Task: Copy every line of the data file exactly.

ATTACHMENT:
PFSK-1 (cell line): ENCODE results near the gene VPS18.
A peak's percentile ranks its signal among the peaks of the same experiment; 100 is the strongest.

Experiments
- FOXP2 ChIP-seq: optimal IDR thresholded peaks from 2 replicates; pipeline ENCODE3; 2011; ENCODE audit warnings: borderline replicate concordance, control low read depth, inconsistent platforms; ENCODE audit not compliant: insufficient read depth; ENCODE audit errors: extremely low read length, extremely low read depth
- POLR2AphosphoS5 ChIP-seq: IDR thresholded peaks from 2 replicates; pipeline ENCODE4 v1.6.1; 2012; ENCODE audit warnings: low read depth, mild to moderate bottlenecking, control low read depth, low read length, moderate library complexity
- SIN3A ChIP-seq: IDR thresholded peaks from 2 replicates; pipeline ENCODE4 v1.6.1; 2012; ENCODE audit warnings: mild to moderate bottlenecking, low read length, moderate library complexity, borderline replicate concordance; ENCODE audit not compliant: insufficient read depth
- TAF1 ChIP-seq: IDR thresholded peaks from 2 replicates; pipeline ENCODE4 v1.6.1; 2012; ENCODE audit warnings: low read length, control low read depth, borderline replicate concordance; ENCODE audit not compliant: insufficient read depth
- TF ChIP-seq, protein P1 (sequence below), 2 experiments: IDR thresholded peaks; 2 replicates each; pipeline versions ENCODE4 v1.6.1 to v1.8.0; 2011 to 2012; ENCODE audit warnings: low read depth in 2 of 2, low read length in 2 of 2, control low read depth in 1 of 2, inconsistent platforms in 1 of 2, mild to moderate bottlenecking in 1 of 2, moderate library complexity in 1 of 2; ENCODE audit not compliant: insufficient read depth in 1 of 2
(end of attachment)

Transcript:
PFSK-1 (cell line): ENCODE results near the gene VPS18.
A peak's percentile ranks its signal among the peaks of the same experiment; 100 is the strongest.

Experiments
- FOXP2 ChIP-seq: optimal IDR thresholded peaks from 2 replicates; pipeline ENCODE3; 2011; ENCODE audit warnings: borderline replicate concordance, control low read depth, inconsistent platforms; ENCODE audit not compliant: insufficient read depth; ENCODE audit errors: extremely low read length, extremely low read depth
- POLR2AphosphoS5 ChIP-seq: IDR thresholded peaks from 2 replicates; pipeline ENCODE4 v1.6.1; 2012; ENCODE audit warnings: low read depth, mild to moderate bottlenecking, control low read depth, low read length, moderate library complexity
- SIN3A ChIP-seq: IDR thresholded peaks from 2 replicates; pipeline ENCODE4 v1.6.1; 2012; ENCODE audit warnings: mild to moderate bottlenecking, low read length, moderate library complexity, borderline replicate concordance; ENCODE audit not compliant: insufficient read depth
- TAF1 ChIP-seq: IDR thresholded peaks from 2 replicates; pipeline ENCODE4 v1.6.1; 2012; ENCODE audit warnings: low read length, control low read depth, borderline replicate concordance; ENCODE audit not compliant: insufficient read depth
- TF ChIP-seq, protein P1 (sequence below), 2 experiments: IDR thresholded peaks; 2 replicates each; pipeline versions ENCODE4 v1.6.1 to v1.8.0; 2011 to 2012; ENCODE audit warnings: low read depth in 2 of 2, low read length in 2 of 2, control low read depth in 1 of 2, inconsistent platforms in 1 of 2, mild to moderate bottlenecking in 1 of 2, moderate library complexity in 1 of 2; ENCODE audit not compliant: insufficient read depth in 1 of 2